Member-supported news for Southern California
Play Live Radio
Next Up:
0:00
0:00
Available On Air Stations
Support for KPCC comes from:

Insurrection Update: The January 6th Hearings Go Public This Week

The Select Committee to Investigate the January 6th Attack on the U.S. Capitol meets for a committee business meeting on Capitol Hill March 28, 2022 in Washington, DC.
Drew Angerer/Getty Images
/
Getty Images North America
The Select Committee to Investigate the January 6th Attack on the U.S. Capitol meets for a committee business meeting on Capitol Hill March 28, 2022 in Washington, DC.

Insurrection Update: The January 6th Hearings Go Public This Week

Previewing January 6 Hearings 6.6.22

The House committee investigating the Jan. 6 insurrection at the Capitol will go public with its findings in a prime-time hearing Thursday. It’s the start of what lawmakers hope will be a high-profile airing of the causes and consequences of the domestic attack on the U.S. government. Lawmakers plan to hold a series of hearings in June that they promise will lay out, step-by-step, how former President Donald Trump and his allies worked feverishly to overturn his loss in the 2020 presidential election, spreading lies about widespread voter fraud — widely debunked by judges and his own administration — that fueled a violent assault on the seat of democracy. The six hearings, set to begin June 9 and expected to last until late June, will be the first time the committee discloses “previously unseen material” about what it has discovered in the course of a sprawling 10-month investigation that has touched nearly every aspect of the insurrection.

Today on AirTalk, we’re joined by CNN reporters Marshall Cohen and Zachary Cohen, who covers national security, to discuss the upcoming findings from the committee investigating the January 6th insurrection.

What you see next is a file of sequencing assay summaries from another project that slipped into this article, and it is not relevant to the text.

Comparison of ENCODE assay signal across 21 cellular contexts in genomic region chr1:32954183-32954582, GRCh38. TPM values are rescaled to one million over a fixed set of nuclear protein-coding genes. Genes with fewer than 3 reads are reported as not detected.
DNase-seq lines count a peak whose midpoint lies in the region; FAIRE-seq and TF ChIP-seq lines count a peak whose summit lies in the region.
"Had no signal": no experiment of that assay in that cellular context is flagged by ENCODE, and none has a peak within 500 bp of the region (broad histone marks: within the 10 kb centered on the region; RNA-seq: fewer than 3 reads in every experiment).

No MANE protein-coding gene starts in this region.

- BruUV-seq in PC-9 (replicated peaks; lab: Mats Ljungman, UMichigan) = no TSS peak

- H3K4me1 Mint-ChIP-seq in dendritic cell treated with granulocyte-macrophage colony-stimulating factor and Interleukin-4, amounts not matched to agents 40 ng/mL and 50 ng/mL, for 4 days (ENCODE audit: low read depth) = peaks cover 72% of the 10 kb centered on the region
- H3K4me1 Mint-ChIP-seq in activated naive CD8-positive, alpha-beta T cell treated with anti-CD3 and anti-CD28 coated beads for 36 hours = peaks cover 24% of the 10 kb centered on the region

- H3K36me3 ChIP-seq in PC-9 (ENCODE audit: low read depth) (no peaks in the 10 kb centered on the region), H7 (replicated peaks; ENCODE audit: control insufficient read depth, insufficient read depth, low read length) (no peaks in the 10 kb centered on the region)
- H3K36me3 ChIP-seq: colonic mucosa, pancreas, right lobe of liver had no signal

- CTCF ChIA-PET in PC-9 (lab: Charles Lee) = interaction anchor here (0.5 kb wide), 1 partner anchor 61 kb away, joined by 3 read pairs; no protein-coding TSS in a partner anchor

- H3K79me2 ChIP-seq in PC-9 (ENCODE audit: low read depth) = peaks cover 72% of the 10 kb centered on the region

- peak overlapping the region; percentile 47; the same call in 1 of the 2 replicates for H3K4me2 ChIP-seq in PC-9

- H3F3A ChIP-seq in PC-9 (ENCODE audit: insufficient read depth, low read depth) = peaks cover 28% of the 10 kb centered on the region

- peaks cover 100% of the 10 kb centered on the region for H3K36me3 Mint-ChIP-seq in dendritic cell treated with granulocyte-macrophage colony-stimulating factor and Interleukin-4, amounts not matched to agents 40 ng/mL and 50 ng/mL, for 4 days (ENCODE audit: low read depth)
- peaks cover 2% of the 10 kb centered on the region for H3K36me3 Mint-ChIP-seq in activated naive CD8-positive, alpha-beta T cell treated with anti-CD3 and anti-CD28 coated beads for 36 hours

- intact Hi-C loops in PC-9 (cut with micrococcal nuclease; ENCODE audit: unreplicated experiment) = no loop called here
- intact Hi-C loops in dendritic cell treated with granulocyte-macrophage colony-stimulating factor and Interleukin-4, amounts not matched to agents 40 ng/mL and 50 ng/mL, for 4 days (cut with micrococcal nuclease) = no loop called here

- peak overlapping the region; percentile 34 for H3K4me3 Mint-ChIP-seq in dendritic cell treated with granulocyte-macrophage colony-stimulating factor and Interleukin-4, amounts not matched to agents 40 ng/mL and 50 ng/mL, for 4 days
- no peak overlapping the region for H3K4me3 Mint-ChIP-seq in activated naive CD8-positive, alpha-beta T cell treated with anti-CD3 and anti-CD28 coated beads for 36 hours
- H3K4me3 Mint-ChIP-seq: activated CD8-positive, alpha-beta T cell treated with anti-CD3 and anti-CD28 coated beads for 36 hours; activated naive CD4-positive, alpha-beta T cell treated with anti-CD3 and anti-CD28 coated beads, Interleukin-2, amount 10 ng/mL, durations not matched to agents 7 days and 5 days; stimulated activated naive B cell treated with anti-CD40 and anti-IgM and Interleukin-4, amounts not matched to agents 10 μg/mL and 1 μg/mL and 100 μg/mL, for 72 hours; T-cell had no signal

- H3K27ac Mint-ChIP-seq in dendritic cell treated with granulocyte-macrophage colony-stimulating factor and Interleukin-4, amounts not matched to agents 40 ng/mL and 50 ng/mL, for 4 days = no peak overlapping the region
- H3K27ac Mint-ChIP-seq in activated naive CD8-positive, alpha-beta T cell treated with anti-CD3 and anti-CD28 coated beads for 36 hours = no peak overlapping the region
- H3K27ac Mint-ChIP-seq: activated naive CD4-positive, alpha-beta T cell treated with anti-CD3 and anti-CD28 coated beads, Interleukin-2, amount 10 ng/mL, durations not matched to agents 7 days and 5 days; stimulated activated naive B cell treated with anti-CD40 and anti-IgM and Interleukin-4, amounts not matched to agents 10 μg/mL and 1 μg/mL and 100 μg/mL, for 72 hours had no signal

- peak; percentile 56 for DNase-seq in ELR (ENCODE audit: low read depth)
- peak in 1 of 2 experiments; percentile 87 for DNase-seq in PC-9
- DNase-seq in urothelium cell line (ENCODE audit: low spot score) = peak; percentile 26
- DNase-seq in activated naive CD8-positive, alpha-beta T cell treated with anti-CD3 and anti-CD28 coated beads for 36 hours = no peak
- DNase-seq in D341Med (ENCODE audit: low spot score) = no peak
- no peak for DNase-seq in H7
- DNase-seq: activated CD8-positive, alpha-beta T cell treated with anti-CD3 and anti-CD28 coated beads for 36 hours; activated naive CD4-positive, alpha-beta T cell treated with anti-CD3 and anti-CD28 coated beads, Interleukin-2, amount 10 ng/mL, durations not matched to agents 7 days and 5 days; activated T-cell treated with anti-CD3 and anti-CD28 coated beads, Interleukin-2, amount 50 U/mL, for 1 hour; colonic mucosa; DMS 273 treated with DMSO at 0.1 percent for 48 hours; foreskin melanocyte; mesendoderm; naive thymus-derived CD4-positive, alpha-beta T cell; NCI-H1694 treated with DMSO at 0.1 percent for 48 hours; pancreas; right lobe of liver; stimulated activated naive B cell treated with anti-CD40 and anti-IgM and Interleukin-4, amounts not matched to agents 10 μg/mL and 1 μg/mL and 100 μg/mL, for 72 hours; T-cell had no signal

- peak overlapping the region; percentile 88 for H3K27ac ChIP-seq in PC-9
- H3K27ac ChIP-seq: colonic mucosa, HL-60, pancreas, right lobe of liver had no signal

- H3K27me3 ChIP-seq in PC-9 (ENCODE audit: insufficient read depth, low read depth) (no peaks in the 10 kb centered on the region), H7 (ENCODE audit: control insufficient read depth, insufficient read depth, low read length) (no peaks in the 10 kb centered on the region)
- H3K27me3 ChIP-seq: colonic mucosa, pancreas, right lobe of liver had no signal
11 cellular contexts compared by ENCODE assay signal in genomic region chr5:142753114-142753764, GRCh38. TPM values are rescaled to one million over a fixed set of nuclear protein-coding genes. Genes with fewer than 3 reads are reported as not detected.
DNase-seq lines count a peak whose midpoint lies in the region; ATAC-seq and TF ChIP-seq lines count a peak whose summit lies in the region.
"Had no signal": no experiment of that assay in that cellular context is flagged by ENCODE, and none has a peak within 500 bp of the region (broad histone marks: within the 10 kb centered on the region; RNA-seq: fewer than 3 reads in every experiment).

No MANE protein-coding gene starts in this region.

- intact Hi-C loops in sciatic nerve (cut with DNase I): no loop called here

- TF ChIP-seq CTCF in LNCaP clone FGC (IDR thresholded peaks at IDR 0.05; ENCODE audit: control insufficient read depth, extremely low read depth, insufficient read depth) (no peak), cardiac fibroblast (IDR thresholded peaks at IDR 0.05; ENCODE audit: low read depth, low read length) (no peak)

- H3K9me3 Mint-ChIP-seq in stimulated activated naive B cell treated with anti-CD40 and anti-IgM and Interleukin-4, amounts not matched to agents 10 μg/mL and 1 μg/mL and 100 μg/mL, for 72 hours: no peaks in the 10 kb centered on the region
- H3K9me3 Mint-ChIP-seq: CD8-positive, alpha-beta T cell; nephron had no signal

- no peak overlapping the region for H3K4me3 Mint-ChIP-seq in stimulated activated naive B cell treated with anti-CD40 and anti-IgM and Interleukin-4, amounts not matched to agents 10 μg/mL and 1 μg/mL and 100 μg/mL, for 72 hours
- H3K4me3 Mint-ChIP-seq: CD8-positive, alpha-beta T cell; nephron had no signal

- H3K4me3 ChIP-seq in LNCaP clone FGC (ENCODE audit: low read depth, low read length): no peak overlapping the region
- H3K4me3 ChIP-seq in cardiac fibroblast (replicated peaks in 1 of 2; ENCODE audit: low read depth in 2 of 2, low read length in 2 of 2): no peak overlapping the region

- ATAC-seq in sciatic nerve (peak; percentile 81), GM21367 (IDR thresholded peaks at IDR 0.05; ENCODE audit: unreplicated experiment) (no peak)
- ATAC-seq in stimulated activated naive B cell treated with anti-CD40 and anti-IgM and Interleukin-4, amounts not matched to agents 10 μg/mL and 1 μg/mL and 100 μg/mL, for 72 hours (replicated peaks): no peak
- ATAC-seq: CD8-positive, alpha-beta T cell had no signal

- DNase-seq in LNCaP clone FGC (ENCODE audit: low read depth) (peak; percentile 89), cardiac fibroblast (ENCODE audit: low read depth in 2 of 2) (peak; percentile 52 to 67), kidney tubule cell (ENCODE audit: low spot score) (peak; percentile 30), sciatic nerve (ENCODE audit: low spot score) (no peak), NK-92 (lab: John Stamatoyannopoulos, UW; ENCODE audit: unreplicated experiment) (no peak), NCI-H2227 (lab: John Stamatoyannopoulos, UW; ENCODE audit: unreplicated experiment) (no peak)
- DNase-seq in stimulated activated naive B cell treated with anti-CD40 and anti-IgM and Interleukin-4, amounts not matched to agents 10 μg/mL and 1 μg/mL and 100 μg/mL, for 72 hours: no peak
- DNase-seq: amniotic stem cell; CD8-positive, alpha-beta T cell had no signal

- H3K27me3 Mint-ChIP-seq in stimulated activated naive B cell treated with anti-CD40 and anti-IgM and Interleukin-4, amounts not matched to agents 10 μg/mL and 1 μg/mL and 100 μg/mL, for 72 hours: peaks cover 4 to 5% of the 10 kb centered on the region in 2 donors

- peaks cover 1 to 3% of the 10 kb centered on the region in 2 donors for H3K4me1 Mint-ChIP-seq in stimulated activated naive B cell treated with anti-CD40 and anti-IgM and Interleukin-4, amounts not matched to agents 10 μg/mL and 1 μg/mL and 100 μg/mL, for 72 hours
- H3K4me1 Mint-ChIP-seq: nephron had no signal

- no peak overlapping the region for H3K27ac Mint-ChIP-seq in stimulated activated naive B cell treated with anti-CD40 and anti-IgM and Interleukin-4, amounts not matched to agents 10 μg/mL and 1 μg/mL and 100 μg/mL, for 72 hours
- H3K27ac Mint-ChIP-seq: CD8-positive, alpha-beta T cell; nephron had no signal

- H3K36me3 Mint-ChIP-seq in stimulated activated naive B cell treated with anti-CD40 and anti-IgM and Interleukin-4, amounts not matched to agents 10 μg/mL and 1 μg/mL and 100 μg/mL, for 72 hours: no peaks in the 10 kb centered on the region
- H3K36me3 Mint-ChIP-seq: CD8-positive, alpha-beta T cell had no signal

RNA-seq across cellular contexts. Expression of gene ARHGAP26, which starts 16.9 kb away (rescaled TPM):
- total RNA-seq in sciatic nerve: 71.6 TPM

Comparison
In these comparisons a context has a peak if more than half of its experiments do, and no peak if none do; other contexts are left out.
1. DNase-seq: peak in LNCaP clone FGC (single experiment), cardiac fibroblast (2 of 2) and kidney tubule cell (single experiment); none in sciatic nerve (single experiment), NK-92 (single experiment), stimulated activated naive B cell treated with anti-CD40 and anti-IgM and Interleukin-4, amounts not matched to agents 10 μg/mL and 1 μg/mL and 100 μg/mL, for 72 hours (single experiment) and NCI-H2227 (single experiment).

With files from the Associated Press

The Summit Of The Americas Kicks Off In LA. What Are The Goals And Why Is The Guest List Controversial?

AT Summit of the Americas 6.6.22

When leaders gather at the Summit of the Americas this week, the focus is likely to veer from policy issues — migration, climate change and galloping inflation — and instead shift to something Hollywood thrives on: the drama of the red carpet.

Mexican President Andrés Manuel López Obrador confirmed Monday that he will not show up, dealing a blow to the event hosted by U.S. President Joe Biden. López Obrador said it was concerns over the guest list that led him to skip. He wanted Cuba, Nicaragua and Venezuela to be invited, but Washington did not want to include autocratic governments. Other leaders also have indicated they’ll stay away if not all are invited. Experts say the event could turn into an embarrassment for U.S. President Joe Biden. Even some progressive Democrats have criticized the administration for bowing to pressure from exiles in the swing state of Florida and barring communist Cuba, which attended the last two summits. Missy Ryan, reporter covering diplomacy and national security for the Washington Post, and Cynthia Arnson, distinguished fellow and former director of the Latin American Program at the Woodrow Wilson International Center for Scholars, join to discuss the goals of the summit.

With files from the Associated Press

LA Pride Returns This Weekend After A Two-Year Hiatus

LA Pride in Person 6.6.22